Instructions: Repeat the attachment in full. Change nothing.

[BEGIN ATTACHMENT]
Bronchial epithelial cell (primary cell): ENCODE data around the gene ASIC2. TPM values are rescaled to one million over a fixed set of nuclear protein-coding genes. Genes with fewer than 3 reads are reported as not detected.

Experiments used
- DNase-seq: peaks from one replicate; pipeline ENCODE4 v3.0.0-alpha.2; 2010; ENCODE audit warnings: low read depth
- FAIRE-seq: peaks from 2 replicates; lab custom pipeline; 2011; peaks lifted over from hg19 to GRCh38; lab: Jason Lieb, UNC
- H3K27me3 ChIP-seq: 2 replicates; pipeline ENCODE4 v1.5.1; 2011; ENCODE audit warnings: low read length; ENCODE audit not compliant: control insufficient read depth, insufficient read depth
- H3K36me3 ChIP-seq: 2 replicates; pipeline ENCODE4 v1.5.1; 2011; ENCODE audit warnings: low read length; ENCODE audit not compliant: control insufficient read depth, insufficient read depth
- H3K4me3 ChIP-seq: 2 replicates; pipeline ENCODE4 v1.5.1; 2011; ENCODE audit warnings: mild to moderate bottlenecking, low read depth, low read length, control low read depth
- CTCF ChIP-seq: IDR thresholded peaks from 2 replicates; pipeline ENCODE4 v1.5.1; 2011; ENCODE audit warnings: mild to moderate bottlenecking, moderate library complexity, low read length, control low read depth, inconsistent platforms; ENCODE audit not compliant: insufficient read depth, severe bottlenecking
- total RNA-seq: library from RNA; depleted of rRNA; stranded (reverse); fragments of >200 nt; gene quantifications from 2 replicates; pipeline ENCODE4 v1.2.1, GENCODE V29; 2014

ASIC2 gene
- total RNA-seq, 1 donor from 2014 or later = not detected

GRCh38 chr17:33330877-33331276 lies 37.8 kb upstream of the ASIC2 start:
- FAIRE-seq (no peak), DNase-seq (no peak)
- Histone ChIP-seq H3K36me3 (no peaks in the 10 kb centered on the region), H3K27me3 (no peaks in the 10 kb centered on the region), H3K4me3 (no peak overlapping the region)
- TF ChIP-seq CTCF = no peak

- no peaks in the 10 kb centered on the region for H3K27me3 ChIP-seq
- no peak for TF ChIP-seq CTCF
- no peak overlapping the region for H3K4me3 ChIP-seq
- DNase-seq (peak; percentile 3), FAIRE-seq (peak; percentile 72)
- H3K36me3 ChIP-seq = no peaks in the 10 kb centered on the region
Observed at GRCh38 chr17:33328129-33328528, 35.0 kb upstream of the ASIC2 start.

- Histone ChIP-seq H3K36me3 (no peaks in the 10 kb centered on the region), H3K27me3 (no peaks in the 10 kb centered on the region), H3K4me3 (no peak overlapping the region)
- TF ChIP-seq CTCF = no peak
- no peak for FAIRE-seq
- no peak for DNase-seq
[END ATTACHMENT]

Bronchial epithelial cell (primary cell): ENCODE data around the gene ASIC2. TPM values are rescaled to one million over a fixed set of nuclear protein-coding genes. Genes with fewer than 3 reads are reported as not detected.

Experiments used
- DNase-seq: peaks from one replicate; pipeline ENCODE4 v3.0.0-alpha.2; 2010; ENCODE audit warnings: low read depth
- FAIRE-seq: peaks from 2 replicates; lab custom pipeline; 2011; peaks lifted over from hg19 to GRCh38; lab: Jason Lieb, UNC
- H3K27me3 ChIP-seq: 2 replicates; pipeline ENCODE4 v1.5.1; 2011; ENCODE audit warnings: low read length; ENCODE audit not compliant: control insufficient read depth, insufficient read depth
- H3K36me3 ChIP-seq: 2 replicates; pipeline ENCODE4 v1.5.1; 2011; ENCODE audit warnings: low read length; ENCODE audit not compliant: control insufficient read depth, insufficient read depth
- H3K4me3 ChIP-seq: 2 replicates; pipeline ENCODE4 v1.5.1; 2011; ENCODE audit warnings: mild to moderate bottlenecking, low read depth, low read length, control low read depth
- CTCF ChIP-seq: IDR thresholded peaks from 2 replicates; pipeline ENCODE4 v1.5.1; 2011; ENCODE audit warnings: mild to moderate bottlenecking, moderate library complexity, low read length, control low read depth, inconsistent platforms; ENCODE audit not compliant: insufficient read depth, severe bottlenecking
- total RNA-seq: library from RNA; depleted of rRNA; stranded (reverse); fragments of >200 nt; gene quantifications from 2 replicates; pipeline ENCODE4 v1.2.1, GENCODE V29; 2014

ASIC2 gene
- total RNA-seq, 1 donor from 2014 or later = not detected

GRCh38 chr17:33330877-33331276 lies 37.8 kb upstream of the ASIC2 start:
- FAIRE-seq (no peak), DNase-seq (no peak)
- Histone ChIP-seq H3K36me3 (no peaks in the 10 kb centered on the region), H3K27me3 (no peaks in the 10 kb centered on the region), H3K4me3 (no peak overlapping the region)
- TF ChIP-seq CTCF = no peak

- no peaks in the 10 kb centered on the region for H3K27me3 ChIP-seq
- no peak for TF ChIP-seq CTCF
- no peak overlapping the region for H3K4me3 ChIP-seq
- DNase-seq (peak; percentile 3), FAIRE-seq (peak; percentile 72)
- H3K36me3 ChIP-seq = no peaks in the 10 kb centered on the region
Observed at GRCh38 chr17:33328129-33328528, 35.0 kb upstream of the ASIC2 start.

- Histone ChIP-seq H3K36me3 (no peaks in the 10 kb centered on the region), H3K27me3 (no peaks in the 10 kb centered on the region), H3K4me3 (no peak overlapping the region)
- TF ChIP-seq CTCF = no peak
- no peak for FAIRE-seq
- no peak for DNase-seq